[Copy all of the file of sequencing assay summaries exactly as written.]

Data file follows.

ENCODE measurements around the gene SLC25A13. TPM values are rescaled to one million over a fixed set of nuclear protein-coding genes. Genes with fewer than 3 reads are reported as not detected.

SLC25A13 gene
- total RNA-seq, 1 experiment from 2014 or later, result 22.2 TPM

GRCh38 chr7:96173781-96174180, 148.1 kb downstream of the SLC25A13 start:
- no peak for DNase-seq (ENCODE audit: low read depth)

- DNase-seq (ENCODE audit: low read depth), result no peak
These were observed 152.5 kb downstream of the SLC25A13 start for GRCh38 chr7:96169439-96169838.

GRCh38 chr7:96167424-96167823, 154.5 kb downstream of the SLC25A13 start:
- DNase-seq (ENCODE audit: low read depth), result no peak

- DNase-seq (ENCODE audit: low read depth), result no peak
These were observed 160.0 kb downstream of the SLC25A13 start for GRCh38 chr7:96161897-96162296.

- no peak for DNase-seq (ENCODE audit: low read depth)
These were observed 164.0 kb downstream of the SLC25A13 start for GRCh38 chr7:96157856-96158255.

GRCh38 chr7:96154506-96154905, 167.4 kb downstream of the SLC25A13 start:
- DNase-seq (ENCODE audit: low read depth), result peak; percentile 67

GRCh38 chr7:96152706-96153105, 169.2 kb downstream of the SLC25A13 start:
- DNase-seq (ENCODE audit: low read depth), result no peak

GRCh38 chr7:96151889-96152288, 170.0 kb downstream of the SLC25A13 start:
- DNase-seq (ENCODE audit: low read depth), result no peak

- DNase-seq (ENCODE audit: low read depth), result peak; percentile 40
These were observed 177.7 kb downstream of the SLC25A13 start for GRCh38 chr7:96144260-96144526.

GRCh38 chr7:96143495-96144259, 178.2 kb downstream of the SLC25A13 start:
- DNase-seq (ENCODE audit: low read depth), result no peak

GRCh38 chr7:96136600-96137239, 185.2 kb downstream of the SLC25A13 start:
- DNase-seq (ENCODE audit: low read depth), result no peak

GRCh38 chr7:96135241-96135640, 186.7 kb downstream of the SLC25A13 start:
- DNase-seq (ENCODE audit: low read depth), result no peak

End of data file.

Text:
ENCODE measurements around the gene SLC25A13. TPM values are rescaled to one million over a fixed set of nuclear protein-coding genes. Genes with fewer than 3 reads are reported as not detected.

SLC25A13 gene
- total RNA-seq, 1 experiment from 2014 or later, result 22.2 TPM

GRCh38 chr7:96173781-96174180, 148.1 kb downstream of the SLC25A13 start:
- no peak for DNase-seq (ENCODE audit: low read depth)

- DNase-seq (ENCODE audit: low read depth), result no peak
These were observed 152.5 kb downstream of the SLC25A13 start for GRCh38 chr7:96169439-96169838.

GRCh38 chr7:96167424-96167823, 154.5 kb downstream of the SLC25A13 start:
- DNase-seq (ENCODE audit: low read depth), result no peak

- DNase-seq (ENCODE audit: low read depth), result no peak
These were observed 160.0 kb downstream of the SLC25A13 start for GRCh38 chr7:96161897-96162296.

- no peak for DNase-seq (ENCODE audit: low read depth)
These were observed 164.0 kb downstream of the SLC25A13 start for GRCh38 chr7:96157856-96158255.

GRCh38 chr7:96154506-96154905, 167.4 kb downstream of the SLC25A13 start:
- DNase-seq (ENCODE audit: low read depth), result peak; percentile 67

GRCh38 chr7:96152706-96153105, 169.2 kb downstream of the SLC25A13 start:
- DNase-seq (ENCODE audit: low read depth), result no peak

GRCh38 chr7:96151889-96152288, 170.0 kb downstream of the SLC25A13 start:
- DNase-seq (ENCODE audit: low read depth), result no peak

- DNase-seq (ENCODE audit: low read depth), result peak; percentile 40
These were observed 177.7 kb downstream of the SLC25A13 start for GRCh38 chr7:96144260-96144526.

GRCh38 chr7:96143495-96144259, 178.2 kb downstream of the SLC25A13 start:
- DNase-seq (ENCODE audit: low read depth), result no peak

GRCh38 chr7:96136600-96137239, 185.2 kb downstream of the SLC25A13 start:
- DNase-seq (ENCODE audit: low read depth), result no peak

GRCh38 chr7:96135241-96135640, 186.7 kb downstream of the SLC25A13 start:
- DNase-seq (ENCODE audit: low read depth), result no peak